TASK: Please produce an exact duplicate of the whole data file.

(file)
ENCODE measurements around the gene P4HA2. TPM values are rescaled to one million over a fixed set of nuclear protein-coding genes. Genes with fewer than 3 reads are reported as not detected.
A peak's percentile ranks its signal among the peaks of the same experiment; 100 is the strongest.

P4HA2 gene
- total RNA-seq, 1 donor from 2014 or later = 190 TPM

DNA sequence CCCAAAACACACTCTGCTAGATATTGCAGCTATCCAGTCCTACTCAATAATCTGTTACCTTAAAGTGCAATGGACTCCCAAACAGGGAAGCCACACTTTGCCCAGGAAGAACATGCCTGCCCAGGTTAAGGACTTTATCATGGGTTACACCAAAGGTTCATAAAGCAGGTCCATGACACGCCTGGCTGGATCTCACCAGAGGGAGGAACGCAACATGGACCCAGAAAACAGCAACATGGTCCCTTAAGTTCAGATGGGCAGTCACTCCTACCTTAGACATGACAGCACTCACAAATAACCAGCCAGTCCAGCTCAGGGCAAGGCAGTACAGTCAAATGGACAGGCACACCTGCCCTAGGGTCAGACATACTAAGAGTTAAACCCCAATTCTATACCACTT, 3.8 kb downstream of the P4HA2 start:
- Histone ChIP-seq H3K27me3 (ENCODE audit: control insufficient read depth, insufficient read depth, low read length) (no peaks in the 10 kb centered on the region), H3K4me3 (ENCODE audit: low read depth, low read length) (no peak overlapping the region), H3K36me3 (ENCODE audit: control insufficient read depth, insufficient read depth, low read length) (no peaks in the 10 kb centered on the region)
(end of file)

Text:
ENCODE measurements around the gene P4HA2. TPM values are rescaled to one million over a fixed set of nuclear protein-coding genes. Genes with fewer than 3 reads are reported as not detected.
A peak's percentile ranks its signal among the peaks of the same experiment; 100 is the strongest.

P4HA2 gene
- total RNA-seq, 1 donor from 2014 or later = 190 TPM

DNA sequence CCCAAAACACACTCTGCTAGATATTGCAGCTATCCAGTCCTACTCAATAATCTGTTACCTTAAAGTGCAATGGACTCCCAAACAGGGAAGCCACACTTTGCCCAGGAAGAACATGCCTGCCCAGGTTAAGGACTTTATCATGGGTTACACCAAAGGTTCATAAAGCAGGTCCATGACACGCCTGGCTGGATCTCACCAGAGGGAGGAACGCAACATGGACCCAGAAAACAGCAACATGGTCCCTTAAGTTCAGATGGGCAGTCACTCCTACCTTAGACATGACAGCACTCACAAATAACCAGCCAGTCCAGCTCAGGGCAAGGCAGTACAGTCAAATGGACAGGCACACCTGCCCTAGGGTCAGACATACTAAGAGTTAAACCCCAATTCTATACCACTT, 3.8 kb downstream of the P4HA2 start:
- Histone ChIP-seq H3K27me3 (ENCODE audit: control insufficient read depth, insufficient read depth, low read length) (no peaks in the 10 kb centered on the region), H3K4me3 (ENCODE audit: low read depth, low read length) (no peak overlapping the region), H3K36me3 (ENCODE audit: control insufficient read depth, insufficient read depth, low read length) (no peaks in the 10 kb centered on the region)